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Navigating Through Industry 4.0 with 5G Technology

Navigating Through Industry 4.0 with 5G Technology

When you are not transforming quickly in life, then you will be easily beaten up by other competition. Nokia was very large, rich, and successful global company in the world in 1990-s and early 2000. They thrived from 1st generation to 3rd generation of cellular technology. And then Apple came into the arena and changed the business landscape. It was very small and intuitive.

Nokia was still in its comfort zone as they still gained a lot of business and retained a lot of customers throughout the world. The company also enjoyed the shower of love from its hardcore fans.

But Nokia is now trying to come back though with a pivot. They return with a new strategy, becoming a network solution provider. It covers various aspects, from the access, system, to cloud technology. In Indonesia, Nokia acts as a provider for various companies in many sectors from mining to telecommunication.

A general lecture titled “5G Connectivity for Humans, Things and Services” by Leo Darmawan, M. Sc., E.E. (Chief Technology Officer, PT. Nokia Indonesia) on November 6th, 2019 at Sampoerna University told us a story on the roadmap where wireless cellular network plays the role towards Industry 4.0 that is just around the corner from his perspective as a top business executive of a multinational company.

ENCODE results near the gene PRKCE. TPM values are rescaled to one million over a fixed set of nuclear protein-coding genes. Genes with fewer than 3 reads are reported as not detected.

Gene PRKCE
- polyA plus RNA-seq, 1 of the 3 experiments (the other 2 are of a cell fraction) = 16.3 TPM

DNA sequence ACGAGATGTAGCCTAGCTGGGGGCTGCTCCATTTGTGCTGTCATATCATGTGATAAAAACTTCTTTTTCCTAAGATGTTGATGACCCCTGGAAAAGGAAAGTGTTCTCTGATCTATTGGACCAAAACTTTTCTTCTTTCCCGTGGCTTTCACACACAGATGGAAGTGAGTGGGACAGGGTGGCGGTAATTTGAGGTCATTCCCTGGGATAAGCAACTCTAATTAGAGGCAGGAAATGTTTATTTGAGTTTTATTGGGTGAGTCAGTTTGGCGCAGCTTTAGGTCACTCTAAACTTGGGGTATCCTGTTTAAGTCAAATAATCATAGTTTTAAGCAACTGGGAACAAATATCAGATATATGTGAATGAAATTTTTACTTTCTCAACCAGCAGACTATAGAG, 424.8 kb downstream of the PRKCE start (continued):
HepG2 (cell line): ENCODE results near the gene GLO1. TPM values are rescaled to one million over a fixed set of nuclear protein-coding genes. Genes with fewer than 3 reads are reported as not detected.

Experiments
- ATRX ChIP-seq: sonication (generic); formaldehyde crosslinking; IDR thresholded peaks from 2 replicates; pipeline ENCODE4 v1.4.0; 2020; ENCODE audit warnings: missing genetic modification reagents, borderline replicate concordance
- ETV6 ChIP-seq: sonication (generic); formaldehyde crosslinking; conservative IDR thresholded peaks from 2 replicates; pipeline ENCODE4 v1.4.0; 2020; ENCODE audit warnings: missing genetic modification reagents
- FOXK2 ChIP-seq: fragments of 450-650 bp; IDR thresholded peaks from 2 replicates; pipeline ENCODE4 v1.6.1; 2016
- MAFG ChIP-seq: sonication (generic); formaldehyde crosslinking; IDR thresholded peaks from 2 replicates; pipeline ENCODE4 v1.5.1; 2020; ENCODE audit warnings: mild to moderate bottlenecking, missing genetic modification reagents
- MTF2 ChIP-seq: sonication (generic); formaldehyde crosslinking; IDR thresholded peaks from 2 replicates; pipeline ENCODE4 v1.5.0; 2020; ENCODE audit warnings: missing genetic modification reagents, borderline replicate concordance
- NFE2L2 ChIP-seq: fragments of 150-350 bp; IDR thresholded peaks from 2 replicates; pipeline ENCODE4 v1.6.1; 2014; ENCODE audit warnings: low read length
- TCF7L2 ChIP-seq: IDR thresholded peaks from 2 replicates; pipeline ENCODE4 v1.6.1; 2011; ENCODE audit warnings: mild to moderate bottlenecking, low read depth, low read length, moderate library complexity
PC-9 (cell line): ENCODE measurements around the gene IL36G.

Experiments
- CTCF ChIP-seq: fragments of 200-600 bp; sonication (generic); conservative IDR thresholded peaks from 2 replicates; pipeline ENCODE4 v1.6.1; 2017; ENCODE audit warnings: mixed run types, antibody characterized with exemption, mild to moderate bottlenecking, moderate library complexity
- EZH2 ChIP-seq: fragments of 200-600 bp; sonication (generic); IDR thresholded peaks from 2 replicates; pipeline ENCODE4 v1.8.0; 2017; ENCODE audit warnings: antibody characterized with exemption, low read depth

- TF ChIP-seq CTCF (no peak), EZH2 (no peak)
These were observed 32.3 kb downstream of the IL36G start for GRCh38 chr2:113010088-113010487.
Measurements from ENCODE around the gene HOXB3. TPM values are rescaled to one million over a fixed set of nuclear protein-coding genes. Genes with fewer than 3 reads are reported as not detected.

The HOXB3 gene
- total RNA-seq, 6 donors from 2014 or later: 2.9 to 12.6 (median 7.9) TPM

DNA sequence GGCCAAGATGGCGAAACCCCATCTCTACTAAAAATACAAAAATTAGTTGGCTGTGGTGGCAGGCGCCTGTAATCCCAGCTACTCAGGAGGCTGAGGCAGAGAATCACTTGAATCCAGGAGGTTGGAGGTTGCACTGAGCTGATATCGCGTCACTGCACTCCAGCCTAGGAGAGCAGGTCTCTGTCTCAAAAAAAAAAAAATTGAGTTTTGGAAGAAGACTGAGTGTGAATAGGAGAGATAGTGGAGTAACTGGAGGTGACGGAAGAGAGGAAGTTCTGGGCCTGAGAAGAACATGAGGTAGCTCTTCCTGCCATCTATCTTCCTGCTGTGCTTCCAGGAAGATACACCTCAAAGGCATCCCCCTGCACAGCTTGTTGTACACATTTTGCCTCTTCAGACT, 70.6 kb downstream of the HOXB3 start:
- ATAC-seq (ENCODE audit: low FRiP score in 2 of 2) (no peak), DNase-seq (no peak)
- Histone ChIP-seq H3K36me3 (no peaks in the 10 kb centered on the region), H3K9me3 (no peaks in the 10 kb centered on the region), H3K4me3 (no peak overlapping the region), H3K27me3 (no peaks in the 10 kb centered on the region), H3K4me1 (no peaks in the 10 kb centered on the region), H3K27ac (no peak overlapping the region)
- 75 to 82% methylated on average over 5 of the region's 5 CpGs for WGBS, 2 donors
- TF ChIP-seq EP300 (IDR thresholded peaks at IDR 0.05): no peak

Leo showed how 5G, if successfully implemented in Indonesia, can radically change our ways to interact with each other with smartphones in life. And this will soon happen.

“Megatrends such as Internet of Things (IoT), Augmented Intelligence (AI), Digitalization, and so forth are gradually yet certainly changing our world and also the ways we connect with it,” said Leo.

Further, he explained that there are several major issues in the world that 5G can help solve. “The first issue is economics. So far, we’ve seen a positive impact on economic growth every time we adopted a new generation, from 2G to 4G,” he said. The growth rate may have reached threefold.

Another main problem that 5G can address is new user demands with extremely diverse requirements. “These users range from individual users, smart factories, to sensors and autonomous vehicles,” Leo detailed later. The other problem is physical limitations, which refer to latency and capacity limitations driving network evolution.

He also disclosed some information on the 5G industry roadmap. “By 2022, we will have an optimized standard that completes fully the 5G vision,” he said.

At last, Leo mentioned some 5G use cases. These include video surveillance and analytics, machine remote control, assisted and autonomous vehicles, cloud robotics and process automation, e-Health, fixed wireless access, immersive experience, and smart stadiums. (*/)